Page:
Ever get locked out of a router or switch that is many hours or even days away? Recently, I had the pleasure, again. For some reason, be it the consultant that was turning up our MLPPP session on site, the engineer who was working with the consultant, or a random case of configuration corruption…. a VTY access-class statement got changed to a non-existent ACL. But, at first, I didn’t know this. I didn’t know anything. I assumed the remote office was up, due to the lack of complaints, and the fact that I could get to the server and switch behind the router, but other than that, I had no clue.
After wasting time trying to figure out why we couldn’t get back into this router, I decided to look into solving our issue with SNMP. I found the Cisco OID‘s for making copying configurations and devised a plan. This simple bash script will instruct the router to copy its running-config to the TFTP Server of your choice. Simply change the variables to match your Read/Write SNMP Community String, Remote Device IP, your TFTP Server’s IP, and the destination filename.
#!/bin/bash STRING=private IP=10.8.4.1 TFTP=10.0.1.200 FILENAME=SiteXYZ-Config snmpset -c $STRING -v 1 $IP 126.96.36.199.188.8.131.52.184.108.40.206.1.14.111 i 6 snmpset -c $STRING -v 1 $IP 220.127.116.11.18.104.22.168.22.214.171.124.1.2.111 i 1 snmpset -c $STRING -v 1 $IP 126.96.36.199.188.8.131.52.184.108.40.206.1.3.111 i 4 snmpset -c $STRING -v 1 $IP 220.127.116.11.18.104.22.168.22.214.171.124.1.4.111 i 1 snmpset -c $STRING -v 1 $IP 126.96.36.199.188.8.131.52.184.108.40.206.1.5.111 a $TFTP snmpset -c $STRING -v 1 $IP 220.127.116.11.18.104.22.168.22.214.171.124.1.6.111 s $FILENAME snmpset -c $STRING -v 1 $IP 126.96.36.199.188.8.131.52.184.108.40.206.1.14.111 i 1
Once you run this script, you will find the configuration stored in your TFTP directory. If you’re having issues, ensure you have full reachability to the default source interface of the router… You should be able to find the issue preventing you from accessing the router, in our case it was a bad VTY ACL. To remedy this, I created a dummy config file with the changes I wanted to make. For demonstrative purposes we’ll call this FixOurRouter.
line vty 0 4 no access-class sl_def_acl in line vty 5 15 no access-class sl_def_acl in
In order to force the router to download the file, and apply the configuration changes, we simply modify a couple lines from our script. The SNMP MIBs for the OIDs 220.127.116.11.18.104.22.168.22.214.171.124.1.3 and 126.96.36.199.188.8.131.52.184.108.40.206.1.4 are ccCopySourceFileType and ccCopyDestFileType respectively. The integer values we can use for these are the following.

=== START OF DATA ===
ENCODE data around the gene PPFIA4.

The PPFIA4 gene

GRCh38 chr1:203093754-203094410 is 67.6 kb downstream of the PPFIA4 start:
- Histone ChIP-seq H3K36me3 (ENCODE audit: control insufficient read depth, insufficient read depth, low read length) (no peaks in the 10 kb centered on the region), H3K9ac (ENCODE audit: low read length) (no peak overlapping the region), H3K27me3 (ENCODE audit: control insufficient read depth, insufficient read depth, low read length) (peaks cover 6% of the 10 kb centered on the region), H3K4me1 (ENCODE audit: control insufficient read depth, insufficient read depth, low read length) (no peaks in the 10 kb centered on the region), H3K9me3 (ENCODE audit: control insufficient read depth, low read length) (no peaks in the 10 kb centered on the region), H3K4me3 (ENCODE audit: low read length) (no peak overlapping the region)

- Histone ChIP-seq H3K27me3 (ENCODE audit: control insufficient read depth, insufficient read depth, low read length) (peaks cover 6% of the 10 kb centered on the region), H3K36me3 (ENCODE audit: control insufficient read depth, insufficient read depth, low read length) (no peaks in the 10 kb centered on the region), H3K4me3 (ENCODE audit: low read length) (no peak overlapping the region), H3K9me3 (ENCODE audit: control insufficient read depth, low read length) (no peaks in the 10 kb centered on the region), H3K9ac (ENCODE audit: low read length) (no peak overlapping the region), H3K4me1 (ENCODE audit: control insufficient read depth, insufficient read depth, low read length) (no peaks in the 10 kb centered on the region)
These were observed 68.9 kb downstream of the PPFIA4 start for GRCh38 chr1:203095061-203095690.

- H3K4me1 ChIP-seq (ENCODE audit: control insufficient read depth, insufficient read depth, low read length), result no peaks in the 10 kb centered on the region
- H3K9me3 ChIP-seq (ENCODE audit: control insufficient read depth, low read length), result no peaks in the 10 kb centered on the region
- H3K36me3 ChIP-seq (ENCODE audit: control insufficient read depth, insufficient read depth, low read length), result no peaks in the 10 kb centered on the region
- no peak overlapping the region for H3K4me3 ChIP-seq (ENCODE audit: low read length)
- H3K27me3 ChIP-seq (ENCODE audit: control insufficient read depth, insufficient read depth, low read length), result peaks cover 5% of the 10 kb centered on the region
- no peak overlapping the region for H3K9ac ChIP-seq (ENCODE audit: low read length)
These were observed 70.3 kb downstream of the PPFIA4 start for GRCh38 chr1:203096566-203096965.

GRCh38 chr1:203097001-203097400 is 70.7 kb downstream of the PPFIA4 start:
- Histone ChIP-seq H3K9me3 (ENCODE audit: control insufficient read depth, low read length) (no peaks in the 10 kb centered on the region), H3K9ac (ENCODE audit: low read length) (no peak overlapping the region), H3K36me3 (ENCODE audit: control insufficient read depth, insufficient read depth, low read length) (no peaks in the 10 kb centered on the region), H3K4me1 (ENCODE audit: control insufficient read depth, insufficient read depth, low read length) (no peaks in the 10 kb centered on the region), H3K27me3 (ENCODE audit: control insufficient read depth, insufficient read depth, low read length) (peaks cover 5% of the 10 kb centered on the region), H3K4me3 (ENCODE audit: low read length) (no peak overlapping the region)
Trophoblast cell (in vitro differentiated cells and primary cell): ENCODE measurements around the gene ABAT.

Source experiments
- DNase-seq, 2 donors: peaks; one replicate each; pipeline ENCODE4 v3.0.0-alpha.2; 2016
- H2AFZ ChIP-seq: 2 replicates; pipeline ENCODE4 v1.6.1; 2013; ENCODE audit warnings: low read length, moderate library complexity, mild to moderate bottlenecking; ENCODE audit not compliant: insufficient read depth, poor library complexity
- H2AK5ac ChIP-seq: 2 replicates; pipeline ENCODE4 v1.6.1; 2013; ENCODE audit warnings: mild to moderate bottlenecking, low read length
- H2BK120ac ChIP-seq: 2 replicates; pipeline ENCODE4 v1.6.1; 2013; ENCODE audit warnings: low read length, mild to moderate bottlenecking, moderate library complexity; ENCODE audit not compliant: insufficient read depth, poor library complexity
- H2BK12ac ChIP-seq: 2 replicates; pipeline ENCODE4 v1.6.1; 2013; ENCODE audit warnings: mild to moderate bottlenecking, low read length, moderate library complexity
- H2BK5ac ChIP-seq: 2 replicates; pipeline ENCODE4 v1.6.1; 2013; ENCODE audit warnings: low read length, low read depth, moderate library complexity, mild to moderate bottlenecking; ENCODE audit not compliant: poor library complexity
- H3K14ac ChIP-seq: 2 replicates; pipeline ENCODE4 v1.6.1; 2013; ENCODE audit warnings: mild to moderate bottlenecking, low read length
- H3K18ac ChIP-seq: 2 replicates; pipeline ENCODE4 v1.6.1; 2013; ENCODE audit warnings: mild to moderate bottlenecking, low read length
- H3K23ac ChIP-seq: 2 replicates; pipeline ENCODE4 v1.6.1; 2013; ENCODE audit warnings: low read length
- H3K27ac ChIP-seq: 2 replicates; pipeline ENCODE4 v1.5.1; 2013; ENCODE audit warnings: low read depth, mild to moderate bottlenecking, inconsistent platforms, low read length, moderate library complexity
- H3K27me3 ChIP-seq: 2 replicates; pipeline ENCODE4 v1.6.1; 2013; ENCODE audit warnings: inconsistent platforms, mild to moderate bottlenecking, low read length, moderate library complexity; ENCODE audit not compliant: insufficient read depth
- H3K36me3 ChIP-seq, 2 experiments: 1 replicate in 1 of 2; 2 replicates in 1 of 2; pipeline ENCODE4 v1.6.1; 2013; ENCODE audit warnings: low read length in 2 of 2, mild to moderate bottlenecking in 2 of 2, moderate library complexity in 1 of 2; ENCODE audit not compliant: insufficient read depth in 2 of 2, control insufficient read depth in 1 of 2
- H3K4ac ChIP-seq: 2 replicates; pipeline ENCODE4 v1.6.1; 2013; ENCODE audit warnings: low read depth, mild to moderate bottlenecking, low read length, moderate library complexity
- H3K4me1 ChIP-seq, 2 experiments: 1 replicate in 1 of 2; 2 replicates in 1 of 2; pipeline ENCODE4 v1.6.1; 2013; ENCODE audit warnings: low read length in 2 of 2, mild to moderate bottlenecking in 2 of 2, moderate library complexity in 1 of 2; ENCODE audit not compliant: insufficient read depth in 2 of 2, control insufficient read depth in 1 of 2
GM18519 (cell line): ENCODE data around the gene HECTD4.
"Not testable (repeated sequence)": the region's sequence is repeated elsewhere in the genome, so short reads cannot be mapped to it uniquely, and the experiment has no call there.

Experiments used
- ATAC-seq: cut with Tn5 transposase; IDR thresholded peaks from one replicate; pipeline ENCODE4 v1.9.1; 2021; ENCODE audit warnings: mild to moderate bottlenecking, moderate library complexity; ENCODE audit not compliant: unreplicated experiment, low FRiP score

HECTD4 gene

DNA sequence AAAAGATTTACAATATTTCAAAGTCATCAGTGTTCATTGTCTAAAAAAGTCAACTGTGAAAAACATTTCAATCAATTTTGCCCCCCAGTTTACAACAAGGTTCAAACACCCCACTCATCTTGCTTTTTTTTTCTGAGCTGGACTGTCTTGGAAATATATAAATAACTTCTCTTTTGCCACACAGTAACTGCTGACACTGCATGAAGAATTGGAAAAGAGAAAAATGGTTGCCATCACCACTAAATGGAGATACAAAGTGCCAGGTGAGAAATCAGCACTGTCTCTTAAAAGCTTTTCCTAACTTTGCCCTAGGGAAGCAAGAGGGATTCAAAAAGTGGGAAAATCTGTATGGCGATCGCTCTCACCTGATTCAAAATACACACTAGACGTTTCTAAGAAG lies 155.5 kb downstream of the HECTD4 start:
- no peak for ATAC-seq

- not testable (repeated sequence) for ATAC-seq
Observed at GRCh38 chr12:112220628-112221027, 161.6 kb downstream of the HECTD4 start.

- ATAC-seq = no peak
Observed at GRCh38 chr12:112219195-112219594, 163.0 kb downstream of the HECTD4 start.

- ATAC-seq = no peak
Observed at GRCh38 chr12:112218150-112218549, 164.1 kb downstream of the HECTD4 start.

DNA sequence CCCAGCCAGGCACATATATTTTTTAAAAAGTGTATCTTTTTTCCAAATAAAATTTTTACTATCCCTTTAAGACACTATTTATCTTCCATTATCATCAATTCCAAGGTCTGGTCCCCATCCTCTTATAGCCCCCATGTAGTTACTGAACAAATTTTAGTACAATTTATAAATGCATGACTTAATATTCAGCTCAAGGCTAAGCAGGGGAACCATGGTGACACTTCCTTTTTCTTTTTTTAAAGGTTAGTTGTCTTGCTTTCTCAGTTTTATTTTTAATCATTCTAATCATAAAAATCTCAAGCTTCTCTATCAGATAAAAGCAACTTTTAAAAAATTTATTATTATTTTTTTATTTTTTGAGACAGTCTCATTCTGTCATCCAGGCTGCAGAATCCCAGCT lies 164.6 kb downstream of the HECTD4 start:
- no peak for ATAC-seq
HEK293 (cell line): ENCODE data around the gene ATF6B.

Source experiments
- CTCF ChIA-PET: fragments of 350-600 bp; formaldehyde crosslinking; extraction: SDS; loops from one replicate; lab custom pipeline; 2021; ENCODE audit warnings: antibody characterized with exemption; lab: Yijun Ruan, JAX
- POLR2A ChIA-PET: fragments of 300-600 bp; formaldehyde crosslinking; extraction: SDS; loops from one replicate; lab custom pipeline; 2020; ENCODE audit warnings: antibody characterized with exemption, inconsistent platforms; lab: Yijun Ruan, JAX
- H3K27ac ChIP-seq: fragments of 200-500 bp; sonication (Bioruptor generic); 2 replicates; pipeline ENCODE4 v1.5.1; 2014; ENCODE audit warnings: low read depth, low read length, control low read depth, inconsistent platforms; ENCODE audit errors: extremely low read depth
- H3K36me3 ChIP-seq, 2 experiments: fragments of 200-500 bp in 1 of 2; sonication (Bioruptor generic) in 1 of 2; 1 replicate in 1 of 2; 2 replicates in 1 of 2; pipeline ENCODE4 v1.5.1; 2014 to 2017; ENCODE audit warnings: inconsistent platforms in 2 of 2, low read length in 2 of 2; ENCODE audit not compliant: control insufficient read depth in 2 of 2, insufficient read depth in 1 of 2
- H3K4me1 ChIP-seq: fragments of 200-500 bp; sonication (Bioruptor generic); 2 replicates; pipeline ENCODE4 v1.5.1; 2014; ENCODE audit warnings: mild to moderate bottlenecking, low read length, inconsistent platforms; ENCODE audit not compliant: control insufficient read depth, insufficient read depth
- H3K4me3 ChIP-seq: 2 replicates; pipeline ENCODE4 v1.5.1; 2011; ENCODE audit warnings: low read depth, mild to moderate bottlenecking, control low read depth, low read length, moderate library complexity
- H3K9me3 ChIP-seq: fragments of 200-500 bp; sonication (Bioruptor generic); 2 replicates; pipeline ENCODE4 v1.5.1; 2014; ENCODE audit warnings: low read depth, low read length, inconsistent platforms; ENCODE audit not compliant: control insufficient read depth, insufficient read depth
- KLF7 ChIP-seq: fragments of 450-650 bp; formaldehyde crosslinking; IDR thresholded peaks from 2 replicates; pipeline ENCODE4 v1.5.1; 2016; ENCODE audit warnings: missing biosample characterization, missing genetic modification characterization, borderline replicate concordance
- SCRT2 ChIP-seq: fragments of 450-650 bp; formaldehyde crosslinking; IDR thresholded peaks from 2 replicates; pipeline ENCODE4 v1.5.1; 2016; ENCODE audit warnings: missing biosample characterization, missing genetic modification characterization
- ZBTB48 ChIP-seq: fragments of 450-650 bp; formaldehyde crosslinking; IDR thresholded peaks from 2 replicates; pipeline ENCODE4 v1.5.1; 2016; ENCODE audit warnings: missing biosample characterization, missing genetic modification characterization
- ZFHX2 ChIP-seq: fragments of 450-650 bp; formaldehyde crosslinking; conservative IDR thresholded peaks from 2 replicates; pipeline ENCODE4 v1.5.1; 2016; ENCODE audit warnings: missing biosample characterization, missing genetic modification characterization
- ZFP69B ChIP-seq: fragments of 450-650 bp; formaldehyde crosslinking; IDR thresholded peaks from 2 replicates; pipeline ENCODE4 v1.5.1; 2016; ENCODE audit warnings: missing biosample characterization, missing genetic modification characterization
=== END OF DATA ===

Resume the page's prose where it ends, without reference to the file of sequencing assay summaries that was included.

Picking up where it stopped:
- iosFile (a file on flash)
In our first script, we our copy source was set to 4, or runningConfig, and the destination was networkFile. In order to merge our configuration with the running-config we’re going to simply reverse these settings. You’ll also need to change the FILENAME variable to the new one with the configuration sniplet we just created.
#!/bin/bash STRING=private IP=10.8.4.1 TFTP=10.0.1.200 FILENAME=FixOurRouter snmpset -c $STRING -v 1 $IP 220.127.116.11.18.104.22.168.22.214.171.124.1.14.111 i 6 snmpset -c $STRING -v 1 $IP 126.96.36.199.188.8.131.52.184.108.40.206.1.2.111 i 1 snmpset -c $STRING -v 1 $IP 220.127.116.11.18.104.22.168.22.214.171.124.1.3.111 i 1 snmpset -c $STRING -v 1 $IP 126.96.36.199.188.8.131.52.184.108.40.206.1.4.111 i 4 snmpset -c $STRING -v 1 $IP 220.127.116.11.18.104.22.168.22.214.171.124.1.5.111 a $TFTP snmpset -c $STRING -v 1 $IP 126.96.36.199.188.8.131.52.184.108.40.206.1.6.111 s $FILENAME snmpset -c $STRING -v 1 $IP 220.127.116.11.18.104.22.168.22.214.171.124.1.14.111 i 1
Once we run this command the VTY ACL will be removed. And if you’re lucky, that was the only issue preventing you from connecting to the router.
Network engineer turned management currently servicing the enterprise data center market. I started working on networks in the ’90s and still feel like that was just a few years ago. Jack of all trades, master of none; I love to learn about everything. Feel free to ask me about photography, woodworking, nhra, watches, or even networking! — For feedback, please leave a comment on the article in question, and I’ll respond as soon as I can. For everything else including fan mail or death threats, contact me via twitter.